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Thursday, February 19, 1998 Published at 12:28 GMT



World: Analysis

China commemorates Deng Xiaoping
image: [ Gold-plated commemorative stamps featuring Deng Xiaoping ]
Gold-plated commemorative stamps featuring Deng Xiaoping

This week China is commemorating the first anniversary of the death of its elder statesman, Deng Xiaoping. The BBC's Duncan Hewitt reports from Beijing on a year of political consolidation:


A newsreader announces the death of Deng Xiaoping (Dur: 0' 4")
Deng Xiaoping's death 12 months ago at the age of 92, after several years of ill health, ended a period of political uncertainty in China and raised new questions about the ability of his successors to maintain stability. In the last year Jiang Zemin, nominated by Mr Deng as a compromise successor after the Tiananmen crackdown in 1989, has confounded his critics, strengthening his control over the leadership and pushing ahead with radical state enterprise reforms.


[ image: Chins'a President, Jiang Zemin, has consolidated his power]
Chins'a President, Jiang Zemin, has consolidated his power
Yet the prospect of tens of millions of newly unemployed at a time of economic slowdown poses tough new challenges for the ruling Communist Party. And President Jiang, who lacks the revolutionary credentials which gave Deng Xiaoping so much authority, is perhaps now more than ever in need of Mr Deng as a source of legitimacy. So while he has taken some new initiatives, particularly to defuse international criticism of China's human rights record, he has also elevated Deng Xiaoping's theories to the level of an official ideology.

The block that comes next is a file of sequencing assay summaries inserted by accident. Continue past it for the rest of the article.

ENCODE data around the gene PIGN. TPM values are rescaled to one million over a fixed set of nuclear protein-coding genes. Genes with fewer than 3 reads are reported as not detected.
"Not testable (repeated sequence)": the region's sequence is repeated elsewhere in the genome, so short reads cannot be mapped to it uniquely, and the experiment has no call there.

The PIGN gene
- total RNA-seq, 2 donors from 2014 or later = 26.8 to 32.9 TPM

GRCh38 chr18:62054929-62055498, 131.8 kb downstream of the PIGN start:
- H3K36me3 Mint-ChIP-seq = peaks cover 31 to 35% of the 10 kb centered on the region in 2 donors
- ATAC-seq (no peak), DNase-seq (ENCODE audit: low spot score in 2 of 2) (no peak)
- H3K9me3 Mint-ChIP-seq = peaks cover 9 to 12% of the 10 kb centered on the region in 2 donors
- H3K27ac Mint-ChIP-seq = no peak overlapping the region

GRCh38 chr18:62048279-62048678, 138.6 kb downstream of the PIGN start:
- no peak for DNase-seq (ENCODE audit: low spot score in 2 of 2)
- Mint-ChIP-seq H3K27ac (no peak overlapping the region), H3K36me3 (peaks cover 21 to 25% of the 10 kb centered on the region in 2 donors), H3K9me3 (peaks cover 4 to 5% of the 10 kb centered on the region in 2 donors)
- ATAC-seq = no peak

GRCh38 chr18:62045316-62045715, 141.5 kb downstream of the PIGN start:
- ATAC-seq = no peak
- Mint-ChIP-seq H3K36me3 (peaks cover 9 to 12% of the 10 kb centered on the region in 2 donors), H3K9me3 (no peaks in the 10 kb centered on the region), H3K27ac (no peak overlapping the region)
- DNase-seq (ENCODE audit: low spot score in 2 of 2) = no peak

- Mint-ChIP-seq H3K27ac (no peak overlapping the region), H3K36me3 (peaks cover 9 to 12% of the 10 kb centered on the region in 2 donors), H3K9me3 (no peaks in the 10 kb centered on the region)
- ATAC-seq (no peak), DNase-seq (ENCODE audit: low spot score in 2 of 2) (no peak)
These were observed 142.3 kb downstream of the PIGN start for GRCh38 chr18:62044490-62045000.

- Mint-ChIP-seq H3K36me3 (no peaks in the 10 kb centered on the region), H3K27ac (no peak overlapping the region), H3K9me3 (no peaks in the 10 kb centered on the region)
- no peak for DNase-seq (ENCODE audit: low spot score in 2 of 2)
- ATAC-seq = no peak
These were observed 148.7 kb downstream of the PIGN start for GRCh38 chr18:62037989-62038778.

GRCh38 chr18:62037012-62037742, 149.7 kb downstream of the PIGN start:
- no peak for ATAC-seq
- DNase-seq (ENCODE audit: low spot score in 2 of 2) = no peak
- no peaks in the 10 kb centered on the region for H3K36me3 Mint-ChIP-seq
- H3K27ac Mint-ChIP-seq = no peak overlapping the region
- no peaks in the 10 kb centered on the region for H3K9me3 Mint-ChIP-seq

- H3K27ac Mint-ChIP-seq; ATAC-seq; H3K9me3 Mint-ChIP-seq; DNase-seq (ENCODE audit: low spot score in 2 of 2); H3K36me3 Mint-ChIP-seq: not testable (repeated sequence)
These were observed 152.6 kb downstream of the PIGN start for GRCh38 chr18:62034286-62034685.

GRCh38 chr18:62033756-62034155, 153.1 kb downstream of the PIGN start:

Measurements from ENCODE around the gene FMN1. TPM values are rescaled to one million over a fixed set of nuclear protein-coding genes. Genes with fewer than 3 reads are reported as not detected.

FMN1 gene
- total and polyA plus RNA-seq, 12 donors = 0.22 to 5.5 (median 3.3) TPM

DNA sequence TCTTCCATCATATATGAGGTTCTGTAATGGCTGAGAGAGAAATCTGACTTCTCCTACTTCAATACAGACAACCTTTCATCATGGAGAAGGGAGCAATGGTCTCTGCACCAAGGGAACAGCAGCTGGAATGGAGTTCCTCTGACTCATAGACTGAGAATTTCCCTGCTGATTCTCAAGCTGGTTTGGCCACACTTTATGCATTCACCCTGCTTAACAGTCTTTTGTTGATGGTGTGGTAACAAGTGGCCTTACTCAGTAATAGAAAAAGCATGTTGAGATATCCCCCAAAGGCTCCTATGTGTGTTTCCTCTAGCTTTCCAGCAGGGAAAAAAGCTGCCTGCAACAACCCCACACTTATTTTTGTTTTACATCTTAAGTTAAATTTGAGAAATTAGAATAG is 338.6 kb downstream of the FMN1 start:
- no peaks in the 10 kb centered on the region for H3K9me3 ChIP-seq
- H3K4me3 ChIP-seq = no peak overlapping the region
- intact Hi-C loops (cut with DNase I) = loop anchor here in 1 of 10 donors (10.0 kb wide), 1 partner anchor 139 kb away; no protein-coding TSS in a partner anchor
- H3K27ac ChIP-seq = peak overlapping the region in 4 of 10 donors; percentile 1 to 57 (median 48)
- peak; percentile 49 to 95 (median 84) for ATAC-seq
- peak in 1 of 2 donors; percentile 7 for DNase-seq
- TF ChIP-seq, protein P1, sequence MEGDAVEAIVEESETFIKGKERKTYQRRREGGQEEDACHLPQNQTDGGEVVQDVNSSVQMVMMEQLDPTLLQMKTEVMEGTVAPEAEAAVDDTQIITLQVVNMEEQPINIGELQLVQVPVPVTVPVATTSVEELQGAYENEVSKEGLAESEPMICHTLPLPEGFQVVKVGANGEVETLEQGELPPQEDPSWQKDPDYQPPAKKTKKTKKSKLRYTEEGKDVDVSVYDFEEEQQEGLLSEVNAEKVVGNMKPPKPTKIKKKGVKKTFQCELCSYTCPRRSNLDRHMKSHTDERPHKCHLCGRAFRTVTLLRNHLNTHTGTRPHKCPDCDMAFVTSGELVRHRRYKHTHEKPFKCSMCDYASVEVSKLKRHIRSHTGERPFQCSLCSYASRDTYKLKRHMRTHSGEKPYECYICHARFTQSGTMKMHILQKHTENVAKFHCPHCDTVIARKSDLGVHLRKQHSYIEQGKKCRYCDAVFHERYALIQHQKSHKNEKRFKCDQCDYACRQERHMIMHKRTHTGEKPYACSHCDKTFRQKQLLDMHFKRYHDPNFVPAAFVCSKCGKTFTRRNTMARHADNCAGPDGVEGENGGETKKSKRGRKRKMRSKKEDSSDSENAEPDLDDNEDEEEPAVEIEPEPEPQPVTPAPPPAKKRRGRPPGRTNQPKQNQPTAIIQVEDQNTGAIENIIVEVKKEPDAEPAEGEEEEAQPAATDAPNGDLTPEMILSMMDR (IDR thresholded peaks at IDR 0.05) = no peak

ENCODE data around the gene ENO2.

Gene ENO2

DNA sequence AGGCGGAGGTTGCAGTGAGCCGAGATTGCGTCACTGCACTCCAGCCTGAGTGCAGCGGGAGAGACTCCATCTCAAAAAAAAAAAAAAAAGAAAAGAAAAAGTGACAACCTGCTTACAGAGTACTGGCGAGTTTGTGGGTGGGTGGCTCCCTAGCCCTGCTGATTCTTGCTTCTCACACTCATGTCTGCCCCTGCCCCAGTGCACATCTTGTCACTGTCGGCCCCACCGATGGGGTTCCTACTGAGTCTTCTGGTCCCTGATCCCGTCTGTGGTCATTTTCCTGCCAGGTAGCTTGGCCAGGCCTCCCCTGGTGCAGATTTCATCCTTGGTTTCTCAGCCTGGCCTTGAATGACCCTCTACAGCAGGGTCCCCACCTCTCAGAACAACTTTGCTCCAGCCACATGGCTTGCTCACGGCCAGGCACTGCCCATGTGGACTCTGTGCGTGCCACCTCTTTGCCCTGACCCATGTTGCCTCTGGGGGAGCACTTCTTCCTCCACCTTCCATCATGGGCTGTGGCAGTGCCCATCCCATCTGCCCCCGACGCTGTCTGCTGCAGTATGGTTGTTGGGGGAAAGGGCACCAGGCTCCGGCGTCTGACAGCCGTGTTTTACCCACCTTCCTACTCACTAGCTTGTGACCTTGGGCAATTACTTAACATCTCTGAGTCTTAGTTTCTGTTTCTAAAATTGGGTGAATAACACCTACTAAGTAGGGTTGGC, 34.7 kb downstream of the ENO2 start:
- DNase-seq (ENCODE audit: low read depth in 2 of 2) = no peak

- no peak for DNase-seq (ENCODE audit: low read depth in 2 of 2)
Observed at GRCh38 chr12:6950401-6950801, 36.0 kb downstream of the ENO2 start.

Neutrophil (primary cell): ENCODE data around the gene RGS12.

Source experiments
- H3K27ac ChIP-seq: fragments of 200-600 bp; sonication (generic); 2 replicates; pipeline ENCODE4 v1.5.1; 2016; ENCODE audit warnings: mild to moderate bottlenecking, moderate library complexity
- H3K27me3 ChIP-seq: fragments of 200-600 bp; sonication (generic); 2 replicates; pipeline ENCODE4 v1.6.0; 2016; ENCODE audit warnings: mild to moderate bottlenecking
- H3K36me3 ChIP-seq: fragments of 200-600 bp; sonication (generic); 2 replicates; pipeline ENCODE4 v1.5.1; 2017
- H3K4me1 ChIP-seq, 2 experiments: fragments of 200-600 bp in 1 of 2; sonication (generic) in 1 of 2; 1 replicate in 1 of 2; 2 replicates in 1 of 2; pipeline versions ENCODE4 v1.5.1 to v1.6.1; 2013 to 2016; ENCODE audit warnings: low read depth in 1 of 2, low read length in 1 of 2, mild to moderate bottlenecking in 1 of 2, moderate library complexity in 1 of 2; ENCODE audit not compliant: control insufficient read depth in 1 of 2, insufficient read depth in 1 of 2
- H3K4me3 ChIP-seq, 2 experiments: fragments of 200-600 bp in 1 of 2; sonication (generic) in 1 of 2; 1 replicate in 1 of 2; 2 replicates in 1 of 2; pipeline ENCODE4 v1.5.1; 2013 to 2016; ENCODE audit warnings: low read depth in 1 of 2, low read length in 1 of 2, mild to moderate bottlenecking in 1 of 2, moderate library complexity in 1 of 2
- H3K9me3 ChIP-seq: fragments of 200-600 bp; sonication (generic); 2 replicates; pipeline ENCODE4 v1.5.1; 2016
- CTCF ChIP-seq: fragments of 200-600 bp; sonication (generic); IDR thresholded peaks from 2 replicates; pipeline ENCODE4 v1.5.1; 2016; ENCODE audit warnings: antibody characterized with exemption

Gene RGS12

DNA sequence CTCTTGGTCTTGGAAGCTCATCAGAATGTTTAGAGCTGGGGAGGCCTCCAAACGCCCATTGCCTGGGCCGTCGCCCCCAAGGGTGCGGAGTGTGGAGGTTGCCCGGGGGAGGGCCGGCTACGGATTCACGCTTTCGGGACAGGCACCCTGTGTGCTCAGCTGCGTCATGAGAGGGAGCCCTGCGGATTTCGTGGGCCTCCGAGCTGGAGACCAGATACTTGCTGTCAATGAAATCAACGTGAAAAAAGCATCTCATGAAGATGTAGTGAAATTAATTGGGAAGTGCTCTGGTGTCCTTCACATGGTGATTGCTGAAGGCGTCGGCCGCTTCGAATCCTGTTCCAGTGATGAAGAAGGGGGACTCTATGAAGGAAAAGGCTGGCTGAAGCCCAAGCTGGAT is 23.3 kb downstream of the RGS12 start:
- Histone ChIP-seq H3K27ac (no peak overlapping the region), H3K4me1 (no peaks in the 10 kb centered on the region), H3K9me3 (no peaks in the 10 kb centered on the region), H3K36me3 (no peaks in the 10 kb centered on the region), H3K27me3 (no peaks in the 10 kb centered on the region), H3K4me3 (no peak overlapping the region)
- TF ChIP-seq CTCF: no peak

[ image: Deng Xiaoping lying in state]
Deng Xiaoping lying in state
The essentially pragmatic nature of these theories has the benefit of flexibility and in an article broadcast on nationwide television on the eve of the anniversary, Mr Jiang called on the Chinese people to build on Deng Xiaoping's ideas to take fresh steps and accept new experiences. A new series of books totalling four and a half million Chinese characters is being published, providing a full assessment of those theories. And Mr Deng, who famously said that to get rich was glorious, would no doubt be pleased with the edition of 20,000 gold-plated commemorative stamps.


A Foreign Ministry spokeswoman discusses China's achievements since Deng's death (Dur: 01 26")
Meanwhile, new insights into the private life of a man who always said he opposed Chairman Mao-style personality cults, are provided by a new TV documentary and an exhibition of his daughter's photographs.

 





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